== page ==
This month's "The Mirror" column was written by Linda Eskin © 2013, all rights reserved.
The bad cold that had been going around finally got me. For months I'd been looking forward to a big seminar. Now with less than a week to go I was suddenly wiped out, feverish, sniffing… I hoped I would be OK in a few days. No way I'd be able to make it through three days of training in the shape I was in. Besides, it wouldn't be right to spread the misery, especially not to the visiting teacher.
He is one of the old guard. A long-term student of O Sensei. A highly regarded shihan.
I don't mean to be elusive - many will know who he is - it's just that who he is isn't important to this story.
I'd gotten to train with him once, two years earlier, and enjoyed it. He struck me as a nice, gentle guy. Generous and kind. He's a writer and an artist. His love for Aikido is obvious, and he's doing all he can to see that it's continued for generations to come. I have a lot of respect for the man.
As I was trying my best to get well in time I heard a lot of advice from friends: "Go if there's any way you can!" "There aren't many like him left." "You never know how much longer he'll be teaching." "Don't miss the chance to train with him."
Those are good points.
Ultimately, though, it was clear I wasn't going to be up to it. I decided to call off the whole idea and spend the weekend resting at home. I'm sorry I didn't get to go, but I made the right choice.
~ ~ ~ ~ ~
At that seminar two years before, near the end of the afternoon session, this shihan wasn't feeling well. He asked another teacher to take over for the last hour. It was hot in the dojo. It had been an intense day. I was tired. Some guy I'd never seen before - younger, tall, slender, quiet - bowed us in again after a short break. I don't remember any specifics now, but I recall it was an interesting class. A friend who had gotten to train with him earlier that day was very impressed with his soft technique.
We found out later that evening the stand-in teacher had been Kevin Choate Sensei. His was a name I'd heard, someone I understood to be a rising star in his organization. My friends and I talked over dinner about going to one of his seminars someday. He had a bright future. We were sure we would be seeing more of him.
Before we found the right time, Choate Sensei passed away.
Many of my friends, people who knew him well, were naturally heartbroken. He was not a dear friend of mine. I felt his loss in a less personal way. A loss to the community, a loss to the art, and in a small way a loss to my own Aikido. It was only an hour, but I wish I had stayed more awake, paid closer attention, remembered…
~ ~ ~ ~ ~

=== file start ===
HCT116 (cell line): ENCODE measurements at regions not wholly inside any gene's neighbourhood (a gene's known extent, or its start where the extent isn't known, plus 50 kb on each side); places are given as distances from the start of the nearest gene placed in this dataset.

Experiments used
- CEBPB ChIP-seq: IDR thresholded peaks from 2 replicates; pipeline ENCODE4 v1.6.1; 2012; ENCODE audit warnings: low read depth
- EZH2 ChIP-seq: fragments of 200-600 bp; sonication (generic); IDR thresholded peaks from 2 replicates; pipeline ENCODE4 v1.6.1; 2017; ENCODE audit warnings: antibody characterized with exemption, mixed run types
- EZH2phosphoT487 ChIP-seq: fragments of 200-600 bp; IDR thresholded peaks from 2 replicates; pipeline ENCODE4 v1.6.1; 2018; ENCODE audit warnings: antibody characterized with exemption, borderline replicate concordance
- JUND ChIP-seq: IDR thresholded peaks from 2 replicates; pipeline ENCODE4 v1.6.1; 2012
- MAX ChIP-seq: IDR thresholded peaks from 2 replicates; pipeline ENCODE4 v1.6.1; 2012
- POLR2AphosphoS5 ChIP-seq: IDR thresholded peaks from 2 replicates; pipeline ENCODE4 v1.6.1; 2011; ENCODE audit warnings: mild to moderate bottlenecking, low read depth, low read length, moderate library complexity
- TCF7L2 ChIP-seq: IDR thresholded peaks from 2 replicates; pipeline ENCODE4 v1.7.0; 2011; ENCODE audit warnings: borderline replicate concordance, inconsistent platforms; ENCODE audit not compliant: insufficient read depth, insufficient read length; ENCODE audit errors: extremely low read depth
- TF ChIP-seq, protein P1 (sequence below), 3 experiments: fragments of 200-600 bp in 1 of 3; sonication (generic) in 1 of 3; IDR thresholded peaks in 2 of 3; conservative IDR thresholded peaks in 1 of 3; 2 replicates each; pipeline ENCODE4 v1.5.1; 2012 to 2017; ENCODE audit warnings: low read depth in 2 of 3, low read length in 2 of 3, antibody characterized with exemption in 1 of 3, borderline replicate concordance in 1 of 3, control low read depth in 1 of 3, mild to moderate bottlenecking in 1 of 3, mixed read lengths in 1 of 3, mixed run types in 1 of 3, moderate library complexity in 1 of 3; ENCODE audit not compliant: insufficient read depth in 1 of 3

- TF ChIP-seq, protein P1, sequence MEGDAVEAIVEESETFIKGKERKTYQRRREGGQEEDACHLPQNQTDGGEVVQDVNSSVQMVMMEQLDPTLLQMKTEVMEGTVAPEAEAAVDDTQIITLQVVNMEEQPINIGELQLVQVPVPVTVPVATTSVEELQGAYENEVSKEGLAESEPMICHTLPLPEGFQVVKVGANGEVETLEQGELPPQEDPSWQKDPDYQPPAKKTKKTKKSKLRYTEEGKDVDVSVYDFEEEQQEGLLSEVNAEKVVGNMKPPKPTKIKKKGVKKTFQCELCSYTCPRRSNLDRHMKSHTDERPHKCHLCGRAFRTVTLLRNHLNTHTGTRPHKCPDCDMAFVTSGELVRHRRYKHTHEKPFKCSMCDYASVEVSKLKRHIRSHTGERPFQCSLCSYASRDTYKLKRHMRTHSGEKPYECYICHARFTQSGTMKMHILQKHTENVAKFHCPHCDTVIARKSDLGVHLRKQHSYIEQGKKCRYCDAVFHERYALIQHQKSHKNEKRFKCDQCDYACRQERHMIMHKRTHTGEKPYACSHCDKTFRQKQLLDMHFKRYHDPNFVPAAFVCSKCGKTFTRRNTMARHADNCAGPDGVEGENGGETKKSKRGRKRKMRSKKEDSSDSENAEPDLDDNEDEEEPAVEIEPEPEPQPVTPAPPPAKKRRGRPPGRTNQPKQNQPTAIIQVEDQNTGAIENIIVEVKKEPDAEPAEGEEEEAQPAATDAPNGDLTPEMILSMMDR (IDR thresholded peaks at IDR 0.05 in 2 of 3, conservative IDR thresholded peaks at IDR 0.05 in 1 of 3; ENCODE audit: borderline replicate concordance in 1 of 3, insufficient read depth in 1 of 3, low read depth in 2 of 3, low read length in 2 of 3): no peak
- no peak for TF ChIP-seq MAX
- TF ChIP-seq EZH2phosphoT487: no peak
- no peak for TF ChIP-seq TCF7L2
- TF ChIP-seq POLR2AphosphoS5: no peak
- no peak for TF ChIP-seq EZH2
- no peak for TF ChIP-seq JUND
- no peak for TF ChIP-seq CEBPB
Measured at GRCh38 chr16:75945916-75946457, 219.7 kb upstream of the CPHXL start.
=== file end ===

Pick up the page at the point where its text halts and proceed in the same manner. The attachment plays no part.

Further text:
So yes, I was disappointed to miss this recent seminar. My friends were right. "Go if you can." "This teacher has something special." "Don't miss the chance." "You never know…"
But they were right in a bigger way than they intended. Their comments reminded me of something I learned from my brief encounter with Choate Sensei - something that affects how I train every day.
They feared I would miss a rare chance to train with this very experienced, brilliant shihan. A reasonable enough concern. I'd seen him those two years earlier, thinking the same things myself. Now here he was again in all his glory. Instead the one everyone expected would be with us for years to come was lost, along with his own special experience and brilliance.
We can't do everything we'd like - there are many opportunities we have to pass up - but each time we train with someone is precious and ephemeral. Not just the famous old shihans. My
visiting instructor, the up-and-coming leaders at this
teacher you don't know, who's called on to teach the last hour at the end of a long day at a seminar, this
new shodan leading their first classes, this
training partner… They each
offer something special. There is no one else like them. Even tomorrow, they will be someone different.
Whomever you find yourself training with, don't miss this
Stay awake, pay attention, remember.
"The Mirror" is a collaborative column written by a group of women who describe themselves as:
We comprise mothers, spouses, scientists, artists, teachers, healers, and yes, of course, writers. We range in age from 30s through 50s, we are kyu ranked and yudansha and from various parts of the United States and styles of aikido. What we have in common is a love for budo that keeps it an integral part of our busy lives, both curiosity about and a commonsense approach to life and aikido, and an inveterate tendency to write about these explorations.